A law firm maintains a web site that is intended to be accessed by persons who could become clients of the law firm. The web site provides information about the law firm, its practice areas, and the lawyers who work in the firm. The web site provides email links so that prospective clients may email lawyers who work in the law firm. The web site is arranged so that the person seeking to email the firm or one of its lawyers receives the following prominently displayed warning notice and must affirmatively accept its terms before sending information:
Warning: Do not send or include any information in any email generated through this web site if you consider the information confidential or privileged. By submitting information by email or other communication in response to this web site, you agree that the communication does not create a lawyer-client relationship between you and the law firm and its lawyers and that any information submitted is not confidential and is not privileged. You further acknowledge that, unless the law firm subsequently enters into a lawyer-client relationship with you, any information you provide will not be treated as confidential and any such information may be used adversely to you and for the benefit of current or future clients of the law firm.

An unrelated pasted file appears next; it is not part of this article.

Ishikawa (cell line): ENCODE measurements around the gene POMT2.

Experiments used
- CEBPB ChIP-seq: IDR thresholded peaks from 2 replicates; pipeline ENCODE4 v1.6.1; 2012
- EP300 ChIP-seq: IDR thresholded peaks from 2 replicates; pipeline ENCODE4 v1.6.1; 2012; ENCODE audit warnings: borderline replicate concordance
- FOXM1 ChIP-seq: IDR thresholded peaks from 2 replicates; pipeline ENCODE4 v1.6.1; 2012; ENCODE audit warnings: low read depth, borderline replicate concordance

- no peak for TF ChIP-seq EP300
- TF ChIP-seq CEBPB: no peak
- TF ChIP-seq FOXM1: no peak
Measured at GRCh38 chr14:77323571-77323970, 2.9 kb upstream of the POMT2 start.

A prospective client locates the law firm’s web site, accepts the warning notice quoted above, and transmits through an email link on the web site a request that a lawyer in the law firm represent the prospective client in a matter. In the request, the prospective client transmits confidential information concerning the matter. The lawyer receiving the email determines that the law firm already represents a client in the matter and that the current client is adverse to the prospective client. The lawyer communicates to the prospective client that the law firm will not be able to represent the prospective client. Information contained in the email transmission from the prospective client would be helpful in the law firm’s representation of the current client. The law firm proposes to use this information from the prospective client adversely to the prospective client in representing its current client.
Tex. Comm. On Professional Ethics, Op. 651 (2015)